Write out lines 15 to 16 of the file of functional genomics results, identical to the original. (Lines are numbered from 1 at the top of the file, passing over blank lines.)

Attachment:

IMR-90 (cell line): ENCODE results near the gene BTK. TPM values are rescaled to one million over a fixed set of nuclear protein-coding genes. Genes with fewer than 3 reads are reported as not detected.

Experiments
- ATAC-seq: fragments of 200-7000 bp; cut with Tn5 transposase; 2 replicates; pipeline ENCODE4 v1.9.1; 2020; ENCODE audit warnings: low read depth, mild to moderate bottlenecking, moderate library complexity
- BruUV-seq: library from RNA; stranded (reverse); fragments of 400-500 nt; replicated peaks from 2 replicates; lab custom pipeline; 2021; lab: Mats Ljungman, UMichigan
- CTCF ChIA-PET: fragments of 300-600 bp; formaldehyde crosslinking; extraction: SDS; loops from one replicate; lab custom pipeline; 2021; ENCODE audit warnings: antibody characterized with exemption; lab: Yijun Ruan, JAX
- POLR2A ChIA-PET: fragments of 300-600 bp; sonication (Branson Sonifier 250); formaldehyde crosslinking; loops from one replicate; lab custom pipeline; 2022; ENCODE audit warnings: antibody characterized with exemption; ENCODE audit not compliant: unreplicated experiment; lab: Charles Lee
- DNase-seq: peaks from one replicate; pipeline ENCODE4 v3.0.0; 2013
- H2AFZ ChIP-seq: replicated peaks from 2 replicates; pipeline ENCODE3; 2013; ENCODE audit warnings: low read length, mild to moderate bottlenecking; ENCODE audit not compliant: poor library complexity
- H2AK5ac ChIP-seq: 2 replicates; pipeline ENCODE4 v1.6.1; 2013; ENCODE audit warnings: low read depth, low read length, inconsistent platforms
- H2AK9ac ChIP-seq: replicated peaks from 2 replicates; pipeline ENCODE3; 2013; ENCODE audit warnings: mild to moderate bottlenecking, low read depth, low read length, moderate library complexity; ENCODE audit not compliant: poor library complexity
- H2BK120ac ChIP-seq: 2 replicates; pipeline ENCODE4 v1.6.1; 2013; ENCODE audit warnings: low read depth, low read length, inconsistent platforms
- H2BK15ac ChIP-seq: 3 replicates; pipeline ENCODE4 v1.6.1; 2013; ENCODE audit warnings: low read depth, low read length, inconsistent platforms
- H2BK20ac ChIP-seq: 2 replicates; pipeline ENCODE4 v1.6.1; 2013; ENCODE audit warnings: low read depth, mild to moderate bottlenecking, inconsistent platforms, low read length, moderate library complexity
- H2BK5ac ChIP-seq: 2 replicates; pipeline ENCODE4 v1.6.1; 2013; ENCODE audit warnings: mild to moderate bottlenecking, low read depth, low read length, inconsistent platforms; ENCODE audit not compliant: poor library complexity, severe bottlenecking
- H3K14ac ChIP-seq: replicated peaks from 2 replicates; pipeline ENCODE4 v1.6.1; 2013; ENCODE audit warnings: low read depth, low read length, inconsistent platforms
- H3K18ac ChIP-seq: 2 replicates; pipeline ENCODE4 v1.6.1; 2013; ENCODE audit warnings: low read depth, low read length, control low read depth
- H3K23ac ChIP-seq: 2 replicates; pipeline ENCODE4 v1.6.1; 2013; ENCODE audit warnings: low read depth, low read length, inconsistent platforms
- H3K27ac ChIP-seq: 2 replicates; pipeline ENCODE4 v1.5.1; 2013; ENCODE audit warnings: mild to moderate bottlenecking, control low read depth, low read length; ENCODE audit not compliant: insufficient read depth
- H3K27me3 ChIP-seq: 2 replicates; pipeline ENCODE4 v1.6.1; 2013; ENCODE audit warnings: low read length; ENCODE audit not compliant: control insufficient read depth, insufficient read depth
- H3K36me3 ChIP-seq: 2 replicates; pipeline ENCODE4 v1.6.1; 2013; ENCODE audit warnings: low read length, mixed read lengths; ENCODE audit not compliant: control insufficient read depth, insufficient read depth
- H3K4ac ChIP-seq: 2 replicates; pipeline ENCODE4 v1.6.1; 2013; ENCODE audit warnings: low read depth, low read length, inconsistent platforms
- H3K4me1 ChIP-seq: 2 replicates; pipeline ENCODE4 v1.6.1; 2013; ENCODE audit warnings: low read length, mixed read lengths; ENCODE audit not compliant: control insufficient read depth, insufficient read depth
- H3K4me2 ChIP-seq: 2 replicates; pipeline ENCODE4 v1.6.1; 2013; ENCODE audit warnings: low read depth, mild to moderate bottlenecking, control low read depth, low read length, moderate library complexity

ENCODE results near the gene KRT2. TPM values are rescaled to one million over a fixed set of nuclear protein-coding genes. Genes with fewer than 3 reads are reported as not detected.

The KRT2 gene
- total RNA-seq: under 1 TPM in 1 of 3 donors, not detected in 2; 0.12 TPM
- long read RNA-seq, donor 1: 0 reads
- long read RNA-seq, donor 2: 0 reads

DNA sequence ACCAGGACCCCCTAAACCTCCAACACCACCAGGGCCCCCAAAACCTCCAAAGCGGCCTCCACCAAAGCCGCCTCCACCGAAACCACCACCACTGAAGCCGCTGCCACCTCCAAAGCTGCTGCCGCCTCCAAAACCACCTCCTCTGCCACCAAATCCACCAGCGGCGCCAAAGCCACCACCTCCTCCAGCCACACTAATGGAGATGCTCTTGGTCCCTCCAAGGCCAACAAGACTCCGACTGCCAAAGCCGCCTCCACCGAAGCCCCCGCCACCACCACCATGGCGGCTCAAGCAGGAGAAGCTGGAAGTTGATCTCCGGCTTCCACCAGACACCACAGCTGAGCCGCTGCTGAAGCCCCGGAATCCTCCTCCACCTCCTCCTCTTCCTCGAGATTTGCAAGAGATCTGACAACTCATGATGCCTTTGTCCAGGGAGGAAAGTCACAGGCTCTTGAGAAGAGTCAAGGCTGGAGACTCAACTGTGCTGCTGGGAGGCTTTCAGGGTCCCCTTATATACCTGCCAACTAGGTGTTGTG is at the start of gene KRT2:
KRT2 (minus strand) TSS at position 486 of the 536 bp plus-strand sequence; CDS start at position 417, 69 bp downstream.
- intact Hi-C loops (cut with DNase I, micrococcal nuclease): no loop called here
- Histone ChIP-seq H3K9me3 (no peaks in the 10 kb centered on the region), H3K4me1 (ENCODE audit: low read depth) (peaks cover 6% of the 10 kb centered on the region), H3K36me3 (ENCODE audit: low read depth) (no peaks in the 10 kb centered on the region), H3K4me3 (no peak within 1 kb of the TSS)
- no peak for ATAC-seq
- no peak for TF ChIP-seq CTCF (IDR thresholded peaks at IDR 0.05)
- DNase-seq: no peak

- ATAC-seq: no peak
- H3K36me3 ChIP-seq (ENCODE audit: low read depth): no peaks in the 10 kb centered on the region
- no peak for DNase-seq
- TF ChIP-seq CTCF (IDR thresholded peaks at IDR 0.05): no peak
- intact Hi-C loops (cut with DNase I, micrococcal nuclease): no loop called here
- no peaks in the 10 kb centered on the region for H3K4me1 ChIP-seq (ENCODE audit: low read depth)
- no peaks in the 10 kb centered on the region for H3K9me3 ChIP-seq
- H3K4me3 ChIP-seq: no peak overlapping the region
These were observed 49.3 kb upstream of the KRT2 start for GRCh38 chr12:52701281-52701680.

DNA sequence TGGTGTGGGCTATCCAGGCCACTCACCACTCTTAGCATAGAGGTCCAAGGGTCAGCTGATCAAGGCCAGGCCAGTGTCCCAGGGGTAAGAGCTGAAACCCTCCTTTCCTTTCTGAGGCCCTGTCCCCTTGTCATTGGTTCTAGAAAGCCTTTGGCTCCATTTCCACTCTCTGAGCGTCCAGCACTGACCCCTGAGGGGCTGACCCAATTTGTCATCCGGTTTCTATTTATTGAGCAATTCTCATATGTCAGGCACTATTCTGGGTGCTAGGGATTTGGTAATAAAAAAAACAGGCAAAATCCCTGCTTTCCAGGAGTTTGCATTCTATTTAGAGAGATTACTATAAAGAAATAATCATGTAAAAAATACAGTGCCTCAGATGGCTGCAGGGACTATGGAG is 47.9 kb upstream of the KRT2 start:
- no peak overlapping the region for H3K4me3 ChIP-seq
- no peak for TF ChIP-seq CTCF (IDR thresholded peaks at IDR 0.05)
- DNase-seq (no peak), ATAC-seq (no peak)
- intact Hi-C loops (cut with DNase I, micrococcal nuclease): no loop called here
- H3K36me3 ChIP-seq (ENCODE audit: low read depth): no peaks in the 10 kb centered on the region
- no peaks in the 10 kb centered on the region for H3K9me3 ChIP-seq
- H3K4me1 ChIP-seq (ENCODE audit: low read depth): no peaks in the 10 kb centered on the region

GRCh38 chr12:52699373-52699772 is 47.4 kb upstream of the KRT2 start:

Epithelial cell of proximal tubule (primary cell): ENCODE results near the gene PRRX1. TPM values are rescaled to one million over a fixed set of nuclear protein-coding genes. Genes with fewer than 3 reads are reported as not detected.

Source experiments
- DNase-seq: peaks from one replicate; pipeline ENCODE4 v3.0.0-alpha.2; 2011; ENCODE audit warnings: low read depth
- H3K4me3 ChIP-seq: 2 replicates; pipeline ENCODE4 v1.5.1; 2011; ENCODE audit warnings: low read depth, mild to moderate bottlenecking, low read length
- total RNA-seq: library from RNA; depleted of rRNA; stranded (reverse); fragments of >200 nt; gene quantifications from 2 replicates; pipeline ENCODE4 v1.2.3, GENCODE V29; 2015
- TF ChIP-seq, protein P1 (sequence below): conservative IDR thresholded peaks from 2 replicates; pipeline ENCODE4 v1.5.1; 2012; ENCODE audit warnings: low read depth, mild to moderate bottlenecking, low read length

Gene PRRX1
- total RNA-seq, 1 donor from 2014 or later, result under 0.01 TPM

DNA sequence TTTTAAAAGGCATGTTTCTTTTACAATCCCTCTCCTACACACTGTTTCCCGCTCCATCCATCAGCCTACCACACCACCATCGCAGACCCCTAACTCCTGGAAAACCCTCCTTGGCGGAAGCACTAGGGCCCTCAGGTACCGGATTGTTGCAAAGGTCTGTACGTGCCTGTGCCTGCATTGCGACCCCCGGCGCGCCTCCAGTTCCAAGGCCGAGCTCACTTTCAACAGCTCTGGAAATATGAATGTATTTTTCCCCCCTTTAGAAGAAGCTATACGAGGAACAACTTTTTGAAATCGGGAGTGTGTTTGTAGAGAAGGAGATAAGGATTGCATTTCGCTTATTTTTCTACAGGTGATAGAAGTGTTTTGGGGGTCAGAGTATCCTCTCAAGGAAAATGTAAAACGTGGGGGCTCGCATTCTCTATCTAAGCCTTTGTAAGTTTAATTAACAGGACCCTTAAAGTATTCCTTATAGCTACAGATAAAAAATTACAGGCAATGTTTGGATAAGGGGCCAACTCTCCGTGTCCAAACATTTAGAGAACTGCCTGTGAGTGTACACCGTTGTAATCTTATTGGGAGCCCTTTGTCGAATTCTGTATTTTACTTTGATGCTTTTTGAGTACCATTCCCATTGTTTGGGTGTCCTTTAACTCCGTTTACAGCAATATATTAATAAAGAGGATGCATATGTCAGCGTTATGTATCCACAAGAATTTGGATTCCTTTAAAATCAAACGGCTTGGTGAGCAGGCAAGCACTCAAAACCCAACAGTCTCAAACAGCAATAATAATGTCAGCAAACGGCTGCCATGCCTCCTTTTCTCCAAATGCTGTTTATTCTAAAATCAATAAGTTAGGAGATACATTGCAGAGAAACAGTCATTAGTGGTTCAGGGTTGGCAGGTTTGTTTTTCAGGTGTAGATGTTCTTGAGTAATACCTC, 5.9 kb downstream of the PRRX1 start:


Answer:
- H3K14ac ChIP-seq: replicated peaks from 2 replicates; pipeline ENCODE4 v1.6.1; 2013; ENCODE audit warnings: low read depth, low read length, inconsistent platforms
- H3K18ac ChIP-seq: 2 replicates; pipeline ENCODE4 v1.6.1; 2013; ENCODE audit warnings: low read depth, low read length, control low read depth